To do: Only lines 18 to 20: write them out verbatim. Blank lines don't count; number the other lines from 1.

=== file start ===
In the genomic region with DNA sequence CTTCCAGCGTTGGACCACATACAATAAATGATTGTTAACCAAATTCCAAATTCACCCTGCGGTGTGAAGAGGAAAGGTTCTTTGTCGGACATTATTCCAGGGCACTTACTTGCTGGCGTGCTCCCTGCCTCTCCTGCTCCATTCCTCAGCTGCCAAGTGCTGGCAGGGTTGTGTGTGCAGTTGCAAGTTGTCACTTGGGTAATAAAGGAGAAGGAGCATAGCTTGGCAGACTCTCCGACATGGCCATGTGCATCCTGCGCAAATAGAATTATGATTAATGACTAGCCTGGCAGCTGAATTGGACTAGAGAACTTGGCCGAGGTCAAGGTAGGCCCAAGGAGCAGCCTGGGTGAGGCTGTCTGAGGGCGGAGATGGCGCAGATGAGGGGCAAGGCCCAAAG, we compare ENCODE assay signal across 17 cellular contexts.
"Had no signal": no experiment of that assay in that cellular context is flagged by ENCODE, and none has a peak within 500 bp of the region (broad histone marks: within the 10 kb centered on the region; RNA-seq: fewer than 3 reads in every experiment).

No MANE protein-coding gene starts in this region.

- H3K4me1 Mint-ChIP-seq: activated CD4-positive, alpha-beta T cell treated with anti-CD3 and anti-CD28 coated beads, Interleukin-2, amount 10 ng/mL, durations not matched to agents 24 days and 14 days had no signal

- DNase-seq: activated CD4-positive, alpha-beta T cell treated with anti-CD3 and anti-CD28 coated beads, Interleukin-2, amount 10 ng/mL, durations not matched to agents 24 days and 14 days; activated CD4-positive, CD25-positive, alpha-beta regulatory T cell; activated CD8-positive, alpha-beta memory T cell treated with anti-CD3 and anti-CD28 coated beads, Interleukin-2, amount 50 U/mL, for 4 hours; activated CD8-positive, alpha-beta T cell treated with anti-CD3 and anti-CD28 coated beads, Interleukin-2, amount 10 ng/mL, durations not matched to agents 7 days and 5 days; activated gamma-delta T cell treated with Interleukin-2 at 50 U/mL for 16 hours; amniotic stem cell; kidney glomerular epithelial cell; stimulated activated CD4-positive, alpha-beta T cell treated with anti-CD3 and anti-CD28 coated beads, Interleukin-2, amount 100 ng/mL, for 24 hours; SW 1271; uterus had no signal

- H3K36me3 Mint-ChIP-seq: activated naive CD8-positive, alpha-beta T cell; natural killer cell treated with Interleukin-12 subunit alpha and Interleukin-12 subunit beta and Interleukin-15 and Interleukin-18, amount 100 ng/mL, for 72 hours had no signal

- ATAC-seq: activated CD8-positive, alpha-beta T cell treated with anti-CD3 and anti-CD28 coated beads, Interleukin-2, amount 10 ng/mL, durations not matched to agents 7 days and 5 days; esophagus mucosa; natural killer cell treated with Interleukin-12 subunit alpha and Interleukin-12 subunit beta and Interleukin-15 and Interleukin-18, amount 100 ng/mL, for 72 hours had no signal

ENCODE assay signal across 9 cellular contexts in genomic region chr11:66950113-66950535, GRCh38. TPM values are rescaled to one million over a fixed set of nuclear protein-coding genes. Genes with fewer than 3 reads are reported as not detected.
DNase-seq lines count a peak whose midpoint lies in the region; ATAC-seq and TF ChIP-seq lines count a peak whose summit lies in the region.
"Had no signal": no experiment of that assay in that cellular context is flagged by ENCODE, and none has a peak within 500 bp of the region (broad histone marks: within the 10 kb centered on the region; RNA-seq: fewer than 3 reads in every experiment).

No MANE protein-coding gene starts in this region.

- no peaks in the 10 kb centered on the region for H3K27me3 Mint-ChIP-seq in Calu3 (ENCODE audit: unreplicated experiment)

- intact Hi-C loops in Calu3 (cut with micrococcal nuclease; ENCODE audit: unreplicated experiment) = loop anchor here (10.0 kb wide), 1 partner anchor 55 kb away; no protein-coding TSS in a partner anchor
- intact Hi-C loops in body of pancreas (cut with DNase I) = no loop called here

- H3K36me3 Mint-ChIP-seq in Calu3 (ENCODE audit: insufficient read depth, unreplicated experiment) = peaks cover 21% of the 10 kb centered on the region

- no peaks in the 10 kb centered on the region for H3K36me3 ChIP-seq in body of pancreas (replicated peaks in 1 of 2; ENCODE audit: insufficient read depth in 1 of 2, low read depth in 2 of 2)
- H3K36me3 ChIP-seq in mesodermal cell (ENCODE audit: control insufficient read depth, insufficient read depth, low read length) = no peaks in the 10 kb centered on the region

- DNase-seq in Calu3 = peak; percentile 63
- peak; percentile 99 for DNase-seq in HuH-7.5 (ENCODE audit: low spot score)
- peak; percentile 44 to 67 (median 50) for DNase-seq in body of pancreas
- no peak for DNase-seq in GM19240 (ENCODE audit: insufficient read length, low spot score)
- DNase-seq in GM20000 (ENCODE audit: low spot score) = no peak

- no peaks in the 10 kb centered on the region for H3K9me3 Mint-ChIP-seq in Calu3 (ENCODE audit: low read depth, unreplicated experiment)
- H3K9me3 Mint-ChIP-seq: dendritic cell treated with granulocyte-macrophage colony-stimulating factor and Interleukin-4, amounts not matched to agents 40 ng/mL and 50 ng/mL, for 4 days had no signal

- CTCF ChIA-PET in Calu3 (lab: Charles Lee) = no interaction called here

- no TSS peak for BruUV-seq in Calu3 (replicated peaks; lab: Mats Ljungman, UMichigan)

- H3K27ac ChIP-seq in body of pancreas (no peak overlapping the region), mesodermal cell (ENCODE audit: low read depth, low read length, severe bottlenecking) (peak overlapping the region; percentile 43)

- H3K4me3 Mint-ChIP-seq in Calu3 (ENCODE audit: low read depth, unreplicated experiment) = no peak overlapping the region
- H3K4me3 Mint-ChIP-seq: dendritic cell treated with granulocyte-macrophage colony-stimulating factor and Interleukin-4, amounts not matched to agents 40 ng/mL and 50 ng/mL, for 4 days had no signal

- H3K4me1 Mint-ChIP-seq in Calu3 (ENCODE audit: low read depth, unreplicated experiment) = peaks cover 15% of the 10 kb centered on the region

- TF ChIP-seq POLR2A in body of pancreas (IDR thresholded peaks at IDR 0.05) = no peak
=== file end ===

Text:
- DNase-seq in Calu3 = peak; percentile 63
- peak; percentile 99 for DNase-seq in HuH-7.5 (ENCODE audit: low spot score)
- peak; percentile 44 to 67 (median 50) for DNase-seq in body of pancreas